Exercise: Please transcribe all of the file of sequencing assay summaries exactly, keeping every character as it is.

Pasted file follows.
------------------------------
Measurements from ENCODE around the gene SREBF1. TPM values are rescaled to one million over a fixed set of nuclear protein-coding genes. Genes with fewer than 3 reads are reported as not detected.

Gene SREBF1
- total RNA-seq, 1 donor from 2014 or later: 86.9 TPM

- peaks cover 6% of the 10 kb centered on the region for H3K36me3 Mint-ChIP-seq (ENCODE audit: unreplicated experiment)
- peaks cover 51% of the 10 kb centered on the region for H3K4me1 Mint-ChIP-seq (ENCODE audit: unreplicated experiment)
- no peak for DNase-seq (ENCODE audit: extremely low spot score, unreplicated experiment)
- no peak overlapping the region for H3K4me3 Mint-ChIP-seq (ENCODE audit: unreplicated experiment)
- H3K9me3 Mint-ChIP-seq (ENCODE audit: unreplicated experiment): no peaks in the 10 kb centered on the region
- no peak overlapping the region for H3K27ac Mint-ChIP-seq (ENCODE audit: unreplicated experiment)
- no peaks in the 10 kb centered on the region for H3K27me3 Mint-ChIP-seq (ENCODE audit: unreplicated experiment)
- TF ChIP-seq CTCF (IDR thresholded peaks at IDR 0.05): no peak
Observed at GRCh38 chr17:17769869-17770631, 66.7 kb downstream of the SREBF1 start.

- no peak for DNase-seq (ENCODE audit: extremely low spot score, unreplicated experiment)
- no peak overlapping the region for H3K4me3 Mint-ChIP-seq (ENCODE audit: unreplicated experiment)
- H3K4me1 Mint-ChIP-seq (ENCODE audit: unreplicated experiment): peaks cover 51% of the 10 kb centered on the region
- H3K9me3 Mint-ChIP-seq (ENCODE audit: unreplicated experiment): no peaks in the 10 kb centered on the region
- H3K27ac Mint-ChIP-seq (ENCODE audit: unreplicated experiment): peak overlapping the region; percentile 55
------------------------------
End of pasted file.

Measurements from ENCODE around the gene SREBF1. TPM values are rescaled to one million over a fixed set of nuclear protein-coding genes. Genes with fewer than 3 reads are reported as not detected.

Gene SREBF1
- total RNA-seq, 1 donor from 2014 or later: 86.9 TPM

- peaks cover 6% of the 10 kb centered on the region for H3K36me3 Mint-ChIP-seq (ENCODE audit: unreplicated experiment)
- peaks cover 51% of the 10 kb centered on the region for H3K4me1 Mint-ChIP-seq (ENCODE audit: unreplicated experiment)
- no peak for DNase-seq (ENCODE audit: extremely low spot score, unreplicated experiment)
- no peak overlapping the region for H3K4me3 Mint-ChIP-seq (ENCODE audit: unreplicated experiment)
- H3K9me3 Mint-ChIP-seq (ENCODE audit: unreplicated experiment): no peaks in the 10 kb centered on the region
- no peak overlapping the region for H3K27ac Mint-ChIP-seq (ENCODE audit: unreplicated experiment)
- no peaks in the 10 kb centered on the region for H3K27me3 Mint-ChIP-seq (ENCODE audit: unreplicated experiment)
- TF ChIP-seq CTCF (IDR thresholded peaks at IDR 0.05): no peak
Observed at GRCh38 chr17:17769869-17770631, 66.7 kb downstream of the SREBF1 start.

- no peak for DNase-seq (ENCODE audit: extremely low spot score, unreplicated experiment)
- no peak overlapping the region for H3K4me3 Mint-ChIP-seq (ENCODE audit: unreplicated experiment)
- H3K4me1 Mint-ChIP-seq (ENCODE audit: unreplicated experiment): peaks cover 51% of the 10 kb centered on the region
- H3K9me3 Mint-ChIP-seq (ENCODE audit: unreplicated experiment): no peaks in the 10 kb centered on the region
- H3K27ac Mint-ChIP-seq (ENCODE audit: unreplicated experiment): peak overlapping the region; percentile 55